“Avali—that’s it, the Creation. Well, them crow-swaglers was kaired at the same time; they’re hundreds—avali—thousands of beshes (years) old. And sometimes we call the beng (devil) a swagler, or we calls a swagler the beng.”
“Because the devil lives in smoke.”
CHAPTER III. THE GIPSY TINKER.
Difficulty of coming to an Understanding with Gipsies.—The Cabman.—Rommany for French.—“Wanderlust.”—Gipsy Politeness.—The Tinker and the Painting.—Secrets of Bat-catching.—The Piper of Hamelin, and the Tinker’s Opinion of the Story.—The Walloon Tinker of Spa.—Argot.
One summer day in London, in 1871, I was seated alone in an artist’s studio. Suddenly I heard without, beneath the window, the murmur of two voices, and the sleepy, hissing, grating sound of a scissors-grinder’s wheel.
By me lay a few tools, one of which, a chisel, was broken. I took it, went softly to the window, and looked down.
There was the wheel, including all the apparatus of a travelling tinker. I looked to see if I could discover in the two men who stood by it any trace of the Rommany. One, a fat, short, mind-his-own-business, ragged son of the roads, who looked, however, as if a sturdy drinker might be hidden in his shell, was evidently not my “affair.” He seemed to be the “Co.” of the firm.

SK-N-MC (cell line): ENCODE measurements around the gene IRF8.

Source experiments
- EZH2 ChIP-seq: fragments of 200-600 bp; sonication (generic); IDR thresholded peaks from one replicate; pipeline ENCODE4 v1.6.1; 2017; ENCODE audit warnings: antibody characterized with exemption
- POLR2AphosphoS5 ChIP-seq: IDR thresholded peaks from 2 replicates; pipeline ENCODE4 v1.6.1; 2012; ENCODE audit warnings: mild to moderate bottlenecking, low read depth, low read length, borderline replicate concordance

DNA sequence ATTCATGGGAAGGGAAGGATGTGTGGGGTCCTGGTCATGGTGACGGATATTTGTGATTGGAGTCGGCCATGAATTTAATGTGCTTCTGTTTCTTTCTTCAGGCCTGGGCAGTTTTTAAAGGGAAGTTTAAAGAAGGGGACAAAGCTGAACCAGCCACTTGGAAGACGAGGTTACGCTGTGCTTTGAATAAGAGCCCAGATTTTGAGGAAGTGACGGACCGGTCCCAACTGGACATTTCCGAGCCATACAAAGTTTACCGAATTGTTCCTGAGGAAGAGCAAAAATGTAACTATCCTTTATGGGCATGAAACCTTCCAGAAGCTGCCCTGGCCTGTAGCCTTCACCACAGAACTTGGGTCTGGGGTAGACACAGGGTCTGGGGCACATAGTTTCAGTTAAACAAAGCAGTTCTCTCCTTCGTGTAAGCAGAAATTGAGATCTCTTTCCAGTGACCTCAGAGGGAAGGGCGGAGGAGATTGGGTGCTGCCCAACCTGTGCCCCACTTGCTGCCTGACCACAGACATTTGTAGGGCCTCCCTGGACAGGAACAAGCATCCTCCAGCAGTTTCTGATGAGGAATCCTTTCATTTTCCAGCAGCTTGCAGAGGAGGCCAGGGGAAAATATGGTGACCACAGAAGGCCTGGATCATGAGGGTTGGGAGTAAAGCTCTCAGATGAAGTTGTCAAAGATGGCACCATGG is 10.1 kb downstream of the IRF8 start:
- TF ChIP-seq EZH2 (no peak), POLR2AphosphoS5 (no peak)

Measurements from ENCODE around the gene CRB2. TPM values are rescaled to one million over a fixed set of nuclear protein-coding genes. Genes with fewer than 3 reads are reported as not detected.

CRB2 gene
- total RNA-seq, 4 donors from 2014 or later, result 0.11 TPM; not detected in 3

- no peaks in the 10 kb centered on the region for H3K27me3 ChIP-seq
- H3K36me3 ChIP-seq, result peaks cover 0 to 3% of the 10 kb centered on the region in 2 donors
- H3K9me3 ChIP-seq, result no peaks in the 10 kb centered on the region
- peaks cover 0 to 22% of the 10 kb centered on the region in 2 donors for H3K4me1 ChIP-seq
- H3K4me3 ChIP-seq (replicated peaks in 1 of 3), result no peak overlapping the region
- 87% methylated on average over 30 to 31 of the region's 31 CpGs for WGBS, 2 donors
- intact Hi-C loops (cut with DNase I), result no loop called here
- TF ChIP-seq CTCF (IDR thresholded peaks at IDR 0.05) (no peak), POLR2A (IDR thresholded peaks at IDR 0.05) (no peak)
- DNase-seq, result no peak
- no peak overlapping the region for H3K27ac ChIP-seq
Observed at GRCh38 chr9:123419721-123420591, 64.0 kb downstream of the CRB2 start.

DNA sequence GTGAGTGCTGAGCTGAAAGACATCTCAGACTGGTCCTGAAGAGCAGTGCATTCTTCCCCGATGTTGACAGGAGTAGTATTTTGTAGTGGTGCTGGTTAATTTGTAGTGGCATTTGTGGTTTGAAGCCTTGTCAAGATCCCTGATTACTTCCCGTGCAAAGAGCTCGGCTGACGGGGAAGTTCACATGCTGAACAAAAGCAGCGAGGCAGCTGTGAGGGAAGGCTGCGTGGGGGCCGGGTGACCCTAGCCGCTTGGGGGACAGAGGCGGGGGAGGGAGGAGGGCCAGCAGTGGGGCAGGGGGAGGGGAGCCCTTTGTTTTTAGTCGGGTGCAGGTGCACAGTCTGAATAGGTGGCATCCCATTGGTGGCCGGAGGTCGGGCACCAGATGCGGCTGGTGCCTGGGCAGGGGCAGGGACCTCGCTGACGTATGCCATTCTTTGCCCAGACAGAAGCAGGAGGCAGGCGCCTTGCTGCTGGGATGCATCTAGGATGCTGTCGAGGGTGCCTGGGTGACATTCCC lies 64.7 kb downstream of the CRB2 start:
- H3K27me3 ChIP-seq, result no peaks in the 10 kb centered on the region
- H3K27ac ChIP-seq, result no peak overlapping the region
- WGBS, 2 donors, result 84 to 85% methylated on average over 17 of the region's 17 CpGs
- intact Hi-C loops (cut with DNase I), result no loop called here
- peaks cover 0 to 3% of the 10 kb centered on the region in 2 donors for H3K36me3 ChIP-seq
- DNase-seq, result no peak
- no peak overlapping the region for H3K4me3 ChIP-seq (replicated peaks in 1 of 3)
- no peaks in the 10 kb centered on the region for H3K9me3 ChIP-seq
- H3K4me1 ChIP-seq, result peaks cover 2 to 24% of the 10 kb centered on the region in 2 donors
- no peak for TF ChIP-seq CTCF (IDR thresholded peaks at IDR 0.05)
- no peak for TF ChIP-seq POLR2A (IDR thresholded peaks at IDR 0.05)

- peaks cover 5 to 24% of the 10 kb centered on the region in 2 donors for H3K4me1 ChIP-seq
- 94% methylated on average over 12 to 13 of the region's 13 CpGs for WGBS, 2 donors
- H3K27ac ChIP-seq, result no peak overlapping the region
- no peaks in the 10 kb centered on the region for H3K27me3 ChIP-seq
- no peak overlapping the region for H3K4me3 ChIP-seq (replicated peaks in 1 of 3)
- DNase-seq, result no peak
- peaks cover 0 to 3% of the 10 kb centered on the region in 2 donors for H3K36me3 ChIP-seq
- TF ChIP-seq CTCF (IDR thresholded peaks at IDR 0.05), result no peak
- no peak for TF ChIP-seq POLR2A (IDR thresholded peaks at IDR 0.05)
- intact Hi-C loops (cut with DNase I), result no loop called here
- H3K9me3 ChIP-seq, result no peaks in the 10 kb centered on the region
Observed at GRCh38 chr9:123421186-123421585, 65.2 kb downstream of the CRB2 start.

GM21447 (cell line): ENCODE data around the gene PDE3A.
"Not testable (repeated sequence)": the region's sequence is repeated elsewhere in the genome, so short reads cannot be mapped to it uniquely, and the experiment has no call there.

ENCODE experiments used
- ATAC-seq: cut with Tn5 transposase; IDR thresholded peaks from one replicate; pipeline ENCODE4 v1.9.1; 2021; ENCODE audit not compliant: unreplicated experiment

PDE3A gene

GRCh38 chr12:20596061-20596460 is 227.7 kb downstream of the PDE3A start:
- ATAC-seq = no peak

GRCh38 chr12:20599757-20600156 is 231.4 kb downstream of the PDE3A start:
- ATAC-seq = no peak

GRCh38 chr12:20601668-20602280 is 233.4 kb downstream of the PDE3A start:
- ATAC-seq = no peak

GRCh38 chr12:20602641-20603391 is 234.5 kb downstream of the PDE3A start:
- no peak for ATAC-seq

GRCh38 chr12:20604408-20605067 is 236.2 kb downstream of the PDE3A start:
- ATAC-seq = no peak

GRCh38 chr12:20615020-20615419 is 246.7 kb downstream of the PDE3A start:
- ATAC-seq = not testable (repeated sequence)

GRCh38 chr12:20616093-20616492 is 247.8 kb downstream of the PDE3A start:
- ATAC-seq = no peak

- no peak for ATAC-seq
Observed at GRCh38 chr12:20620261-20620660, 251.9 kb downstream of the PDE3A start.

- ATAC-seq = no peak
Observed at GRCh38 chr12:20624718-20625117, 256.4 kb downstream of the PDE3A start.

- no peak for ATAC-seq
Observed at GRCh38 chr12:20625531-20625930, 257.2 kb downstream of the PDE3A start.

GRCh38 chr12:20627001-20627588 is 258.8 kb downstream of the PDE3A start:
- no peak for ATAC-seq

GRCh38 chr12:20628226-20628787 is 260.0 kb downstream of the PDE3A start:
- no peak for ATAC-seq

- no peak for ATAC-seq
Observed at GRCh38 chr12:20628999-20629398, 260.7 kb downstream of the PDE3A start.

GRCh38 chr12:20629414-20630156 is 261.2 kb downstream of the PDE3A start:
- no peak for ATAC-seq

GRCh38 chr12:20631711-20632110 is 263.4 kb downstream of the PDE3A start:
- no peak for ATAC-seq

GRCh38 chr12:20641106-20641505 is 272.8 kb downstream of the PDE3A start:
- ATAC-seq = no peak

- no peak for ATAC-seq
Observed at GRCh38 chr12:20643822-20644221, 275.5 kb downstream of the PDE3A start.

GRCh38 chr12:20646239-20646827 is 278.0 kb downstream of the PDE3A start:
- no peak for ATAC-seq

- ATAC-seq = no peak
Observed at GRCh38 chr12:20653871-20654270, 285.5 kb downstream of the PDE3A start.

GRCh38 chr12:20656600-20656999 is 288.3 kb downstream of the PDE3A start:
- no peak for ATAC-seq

But by him, and officiating at the wheeling smithy, stood a taller figure—the face to me invisible—which I scrutinised more nearly. And the instant I observed his hat I said to myself, “This looks like it.”
For dilapidated, worn, wretched as that hat was, there was in it an attempt, though indescribably humble, to be something melo-dramatic, foreign, Bohemian, and poetic. It was the mere blind, dull, dead germ of an effort—not even life—only the ciliary movement of an antecedent embryo—and yet it had got beyond Anglo-Saxondom. No costermonger, or common cad, or true Englishman, ever yet had that indefinable touch of the opera-supernumerary in the streets. It was a sombrero.
“That’s the man for me,” I said. So I called him, and gave him the chisel, and after a while went down. He was grinding away, and touched his hat respectfully as I approached.
Now the reader is possibly aware that of all difficult tasks one of the most difficult is to induce a disguised Gipsy, or even a professed one, to utter a word of Rommany to a man not of the blood. Of this all writers on the subject have much to say. For it is so black-swanish, I may say so centenarian in unfrequency, for a gentleman to speak Gipsy, that the Zingaro thus addressed is at once subjected to morbid astonishment and nervous fears, which under his calm countenance and infinite “cheek” are indeed concealed, but which speedily reduce themselves to two categories.